While many responders felt negatively towards the corporate offices they work(ed) for and the working conditions that they experience(d), a few had very kind words for their office managers, doctors, and the corporation as a whole. Those who had positive experiences with corporate dentistry stated that:
- They “love it”
- There are “many people above me that manage”
- They felt that they had “autonomy regarding our treatment”
- There was “no interference from office staff.”
- Being able to get full-time hours and benefits are pros to working in a corporate office. One hygienist “love(s) the standards and the structure” of the corporate organization and felt that having an HR department was a plus, too.
As any researcher is required to do, I must disclose that I have worked in both private and corporate dental offices. There were times I encountered these negative experiences in the corporate office in which I worked. My particular corporate office took me from excited and motivated to work with a dentist I respected to riddled with panic attacks and burnt out in six weeks flat. The day I gave my four weeks notice was a day I felt empowered and professional again.
Upon reflection, I realized that the relationship with that office and its personnel was doomed from the beginning because I didn’t have a corporate mindset.
The corporate world has invaded dentistry, and we must begin thinking of ourselves as business men and women. These results of this survey have brought to light many issues about the employment of hygienists. Many of us interview for positions and agree to work with a handshake. Those days are gone. Hygienists should demand to be viewed as professionals with firm employment contracts including the hours hired for, maximum patients are seen per day, daily breaks, consequences of patient failure, PTO, and yearly reviews.
While this survey was not scientific, but merely a list of questions asked of hygienists throughout the country, it did satisfy my curiosity about the thoughts hygienists have about corporate settings. I also realize that many of these questions could have been asked to private practice dental hygienists, and the answers may have been the same. There are good and bad practices everywhere.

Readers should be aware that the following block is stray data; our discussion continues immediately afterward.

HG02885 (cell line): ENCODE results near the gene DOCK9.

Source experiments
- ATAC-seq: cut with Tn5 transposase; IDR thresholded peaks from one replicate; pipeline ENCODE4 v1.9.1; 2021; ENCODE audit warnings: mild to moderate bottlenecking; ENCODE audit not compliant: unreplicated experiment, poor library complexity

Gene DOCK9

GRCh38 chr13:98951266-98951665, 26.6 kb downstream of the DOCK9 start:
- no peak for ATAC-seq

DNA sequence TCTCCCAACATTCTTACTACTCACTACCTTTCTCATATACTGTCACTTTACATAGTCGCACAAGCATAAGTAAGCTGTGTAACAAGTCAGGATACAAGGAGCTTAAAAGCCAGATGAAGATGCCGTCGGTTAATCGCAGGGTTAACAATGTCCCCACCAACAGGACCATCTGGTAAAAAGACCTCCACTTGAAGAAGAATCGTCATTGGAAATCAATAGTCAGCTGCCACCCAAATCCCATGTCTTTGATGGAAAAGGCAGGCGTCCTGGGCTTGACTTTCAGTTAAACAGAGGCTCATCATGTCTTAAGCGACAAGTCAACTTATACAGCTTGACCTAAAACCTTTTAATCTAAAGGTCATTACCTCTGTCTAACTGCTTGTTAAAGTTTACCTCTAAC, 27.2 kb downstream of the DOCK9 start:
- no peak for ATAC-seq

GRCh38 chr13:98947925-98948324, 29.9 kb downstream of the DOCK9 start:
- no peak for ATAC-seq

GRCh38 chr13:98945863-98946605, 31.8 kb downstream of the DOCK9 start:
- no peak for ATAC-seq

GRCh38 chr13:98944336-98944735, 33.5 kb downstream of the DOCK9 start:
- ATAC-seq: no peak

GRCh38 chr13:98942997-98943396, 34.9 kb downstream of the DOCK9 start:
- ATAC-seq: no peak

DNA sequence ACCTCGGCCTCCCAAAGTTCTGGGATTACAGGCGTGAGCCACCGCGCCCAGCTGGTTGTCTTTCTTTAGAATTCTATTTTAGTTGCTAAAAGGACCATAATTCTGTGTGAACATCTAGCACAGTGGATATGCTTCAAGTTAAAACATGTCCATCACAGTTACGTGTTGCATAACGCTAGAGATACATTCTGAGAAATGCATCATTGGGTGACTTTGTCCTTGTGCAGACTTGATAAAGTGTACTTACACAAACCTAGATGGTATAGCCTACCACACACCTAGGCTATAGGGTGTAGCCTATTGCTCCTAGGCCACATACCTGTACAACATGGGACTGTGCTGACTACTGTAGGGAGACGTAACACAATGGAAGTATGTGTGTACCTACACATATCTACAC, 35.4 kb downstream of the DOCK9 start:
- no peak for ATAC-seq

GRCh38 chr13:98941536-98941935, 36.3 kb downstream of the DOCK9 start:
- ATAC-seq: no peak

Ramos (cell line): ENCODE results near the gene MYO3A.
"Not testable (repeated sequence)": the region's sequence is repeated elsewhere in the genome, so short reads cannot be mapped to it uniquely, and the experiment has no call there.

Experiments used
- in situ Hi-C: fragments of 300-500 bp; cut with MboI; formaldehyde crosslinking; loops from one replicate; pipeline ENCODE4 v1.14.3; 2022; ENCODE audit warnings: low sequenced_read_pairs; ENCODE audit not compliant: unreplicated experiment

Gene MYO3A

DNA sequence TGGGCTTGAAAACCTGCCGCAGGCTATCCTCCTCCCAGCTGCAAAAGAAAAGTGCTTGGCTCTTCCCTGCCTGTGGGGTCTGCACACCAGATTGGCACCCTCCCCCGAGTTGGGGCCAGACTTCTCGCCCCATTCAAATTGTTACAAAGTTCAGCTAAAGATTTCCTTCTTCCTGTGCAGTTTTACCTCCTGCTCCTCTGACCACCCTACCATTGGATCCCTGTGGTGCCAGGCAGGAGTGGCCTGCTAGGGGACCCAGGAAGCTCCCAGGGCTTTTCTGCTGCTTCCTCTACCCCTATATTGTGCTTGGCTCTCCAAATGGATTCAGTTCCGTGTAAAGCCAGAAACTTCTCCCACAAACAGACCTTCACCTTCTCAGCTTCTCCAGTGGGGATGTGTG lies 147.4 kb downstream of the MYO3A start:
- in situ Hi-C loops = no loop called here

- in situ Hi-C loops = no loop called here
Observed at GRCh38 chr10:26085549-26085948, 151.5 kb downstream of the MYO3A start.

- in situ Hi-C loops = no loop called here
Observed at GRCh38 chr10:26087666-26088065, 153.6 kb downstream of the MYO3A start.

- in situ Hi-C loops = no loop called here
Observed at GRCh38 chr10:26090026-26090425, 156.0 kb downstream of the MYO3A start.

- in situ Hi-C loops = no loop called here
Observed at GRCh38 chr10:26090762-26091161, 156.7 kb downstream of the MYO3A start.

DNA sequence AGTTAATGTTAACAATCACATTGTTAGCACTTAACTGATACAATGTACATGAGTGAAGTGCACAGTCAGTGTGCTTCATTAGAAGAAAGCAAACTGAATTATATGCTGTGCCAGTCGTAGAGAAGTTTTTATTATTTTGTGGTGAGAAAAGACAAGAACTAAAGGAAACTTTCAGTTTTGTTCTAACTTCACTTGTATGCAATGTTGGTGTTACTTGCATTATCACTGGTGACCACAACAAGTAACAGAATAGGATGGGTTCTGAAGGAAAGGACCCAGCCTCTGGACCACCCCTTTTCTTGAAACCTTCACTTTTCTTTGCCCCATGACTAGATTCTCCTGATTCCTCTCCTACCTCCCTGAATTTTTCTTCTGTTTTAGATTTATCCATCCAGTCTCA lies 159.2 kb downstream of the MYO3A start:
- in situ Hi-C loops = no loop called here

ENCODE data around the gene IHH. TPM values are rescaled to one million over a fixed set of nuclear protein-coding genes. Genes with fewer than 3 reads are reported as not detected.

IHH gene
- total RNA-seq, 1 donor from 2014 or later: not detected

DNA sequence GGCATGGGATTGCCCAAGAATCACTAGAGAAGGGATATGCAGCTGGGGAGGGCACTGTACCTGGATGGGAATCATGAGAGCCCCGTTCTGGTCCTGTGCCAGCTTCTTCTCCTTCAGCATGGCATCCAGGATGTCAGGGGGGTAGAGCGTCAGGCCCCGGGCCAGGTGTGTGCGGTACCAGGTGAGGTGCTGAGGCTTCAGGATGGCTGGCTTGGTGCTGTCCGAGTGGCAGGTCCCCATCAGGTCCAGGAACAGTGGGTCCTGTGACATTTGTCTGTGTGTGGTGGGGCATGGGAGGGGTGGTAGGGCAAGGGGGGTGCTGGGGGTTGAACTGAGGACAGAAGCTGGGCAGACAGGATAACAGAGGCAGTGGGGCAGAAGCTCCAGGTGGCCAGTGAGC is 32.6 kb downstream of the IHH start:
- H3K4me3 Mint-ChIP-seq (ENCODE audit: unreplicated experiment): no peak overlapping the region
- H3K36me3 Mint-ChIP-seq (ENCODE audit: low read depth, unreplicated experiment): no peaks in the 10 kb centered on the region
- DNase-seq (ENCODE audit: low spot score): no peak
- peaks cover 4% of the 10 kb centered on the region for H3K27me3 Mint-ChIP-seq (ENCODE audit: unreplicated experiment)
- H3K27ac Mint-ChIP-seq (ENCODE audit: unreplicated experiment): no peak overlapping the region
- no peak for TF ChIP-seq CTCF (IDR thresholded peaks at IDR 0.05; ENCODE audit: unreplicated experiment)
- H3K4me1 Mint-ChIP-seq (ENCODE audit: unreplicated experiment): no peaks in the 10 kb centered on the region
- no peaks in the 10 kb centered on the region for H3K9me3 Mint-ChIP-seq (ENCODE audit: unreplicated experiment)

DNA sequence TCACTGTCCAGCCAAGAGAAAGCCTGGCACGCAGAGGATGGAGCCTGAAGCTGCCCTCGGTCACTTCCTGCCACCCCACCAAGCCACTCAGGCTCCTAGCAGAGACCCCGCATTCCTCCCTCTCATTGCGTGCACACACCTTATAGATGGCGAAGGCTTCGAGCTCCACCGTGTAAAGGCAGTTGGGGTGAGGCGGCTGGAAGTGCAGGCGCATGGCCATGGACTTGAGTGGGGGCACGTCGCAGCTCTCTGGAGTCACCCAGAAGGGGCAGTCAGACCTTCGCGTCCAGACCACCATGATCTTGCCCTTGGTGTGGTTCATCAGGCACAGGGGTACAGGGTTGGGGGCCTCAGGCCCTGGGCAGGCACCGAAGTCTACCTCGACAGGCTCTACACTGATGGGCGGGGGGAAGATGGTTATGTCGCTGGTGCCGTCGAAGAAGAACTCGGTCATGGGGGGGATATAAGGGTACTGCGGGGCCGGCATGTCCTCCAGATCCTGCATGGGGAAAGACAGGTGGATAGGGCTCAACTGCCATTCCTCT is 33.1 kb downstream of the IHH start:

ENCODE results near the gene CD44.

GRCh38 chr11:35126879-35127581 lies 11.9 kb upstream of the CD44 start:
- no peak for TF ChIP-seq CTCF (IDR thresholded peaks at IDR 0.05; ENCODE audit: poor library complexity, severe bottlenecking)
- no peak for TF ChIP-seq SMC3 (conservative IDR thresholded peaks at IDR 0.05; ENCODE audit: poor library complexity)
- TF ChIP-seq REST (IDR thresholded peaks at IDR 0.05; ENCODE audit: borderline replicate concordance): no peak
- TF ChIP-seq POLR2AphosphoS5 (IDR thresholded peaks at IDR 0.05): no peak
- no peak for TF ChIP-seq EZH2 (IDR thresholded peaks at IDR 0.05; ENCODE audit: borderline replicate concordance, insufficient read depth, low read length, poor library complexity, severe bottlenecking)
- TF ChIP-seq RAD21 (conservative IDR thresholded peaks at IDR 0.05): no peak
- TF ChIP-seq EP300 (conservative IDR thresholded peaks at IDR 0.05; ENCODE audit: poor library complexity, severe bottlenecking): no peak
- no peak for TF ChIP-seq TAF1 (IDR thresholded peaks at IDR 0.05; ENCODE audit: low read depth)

Corporate offices are here to stay as they supply a much-needed service to a population that is living longer and who are retaining more teeth as they age. This requires access to affordable care, which the corporate offices can supply.
Hygienists have the power to provide preventive dentistry to those patients in any type of office we wish to be employed. We must understand that we are providers of patient care, not just hands that perform tasks dictated to us by the business side of the office. We must advocate for our rights as valued employees and for our professional scope of practice through any avenue we can whether it be through our association or other dental hygiene advocacy group. The business of dentistry is changing we need to change along with it.
Christa Crilley McConaghy, RDH, PHDHP has been a licensed registered dental hygienist since her graduation from Montgomery County Community College in 1996 and has recently received her bachelor’s in oral health-care promotion from O’Hehir University in 2013. Her career goals are to improve oral health care by implementing disease prevention programs into offices and help dentists realize the potential their dental hygiene department has on their practice through clinical and consultative services and through her website www.opencontactdental.com.
- Brown, DMD, FAGD, W., Armstrong, DDS, MAGD, C., Bromberg, DDS, M., Dycus, DDS, MAGD, R., Hardesty Jr., DDS, FAGD, W., & Radjabli, DDS, E. (2013). InvestIgatIve Report on the Corporate Practice of Dentistry. Retrieved May 29, 2015, from http://www.agd.org/media/171772/corporatedentistrystudy.pdf
- Practice expenses should include owner dentists' salaries, CDBP says. (2013, April 15). Retrieved May 29, 2015, from http://www.ada.org/en/publications/ada-news/2013-archive/april/dental-office-overhead